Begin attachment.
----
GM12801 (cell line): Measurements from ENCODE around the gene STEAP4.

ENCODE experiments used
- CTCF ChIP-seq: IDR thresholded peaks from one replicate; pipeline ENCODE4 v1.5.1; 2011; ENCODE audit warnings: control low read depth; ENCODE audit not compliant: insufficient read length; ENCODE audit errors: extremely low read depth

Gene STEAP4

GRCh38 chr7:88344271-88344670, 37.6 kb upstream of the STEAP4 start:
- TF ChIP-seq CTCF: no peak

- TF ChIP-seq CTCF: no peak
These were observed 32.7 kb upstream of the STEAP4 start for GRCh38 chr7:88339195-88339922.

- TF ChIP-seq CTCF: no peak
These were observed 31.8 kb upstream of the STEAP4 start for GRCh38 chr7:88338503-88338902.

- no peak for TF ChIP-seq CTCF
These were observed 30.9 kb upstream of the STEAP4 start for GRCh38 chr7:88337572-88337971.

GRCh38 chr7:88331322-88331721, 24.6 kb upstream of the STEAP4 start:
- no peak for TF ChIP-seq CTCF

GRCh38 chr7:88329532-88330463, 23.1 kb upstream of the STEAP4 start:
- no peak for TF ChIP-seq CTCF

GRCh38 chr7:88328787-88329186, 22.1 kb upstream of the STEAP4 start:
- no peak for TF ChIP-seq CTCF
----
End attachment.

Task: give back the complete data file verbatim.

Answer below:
GM12801 (cell line): Measurements from ENCODE around the gene STEAP4.

ENCODE experiments used
- CTCF ChIP-seq: IDR thresholded peaks from one replicate; pipeline ENCODE4 v1.5.1; 2011; ENCODE audit warnings: control low read depth; ENCODE audit not compliant: insufficient read length; ENCODE audit errors: extremely low read depth

Gene STEAP4

GRCh38 chr7:88344271-88344670, 37.6 kb upstream of the STEAP4 start:
- TF ChIP-seq CTCF: no peak

- TF ChIP-seq CTCF: no peak
These were observed 32.7 kb upstream of the STEAP4 start for GRCh38 chr7:88339195-88339922.

- TF ChIP-seq CTCF: no peak
These were observed 31.8 kb upstream of the STEAP4 start for GRCh38 chr7:88338503-88338902.

- no peak for TF ChIP-seq CTCF
These were observed 30.9 kb upstream of the STEAP4 start for GRCh38 chr7:88337572-88337971.

GRCh38 chr7:88331322-88331721, 24.6 kb upstream of the STEAP4 start:
- no peak for TF ChIP-seq CTCF

GRCh38 chr7:88329532-88330463, 23.1 kb upstream of the STEAP4 start:
- no peak for TF ChIP-seq CTCF

GRCh38 chr7:88328787-88329186, 22.1 kb upstream of the STEAP4 start:
- no peak for TF ChIP-seq CTCF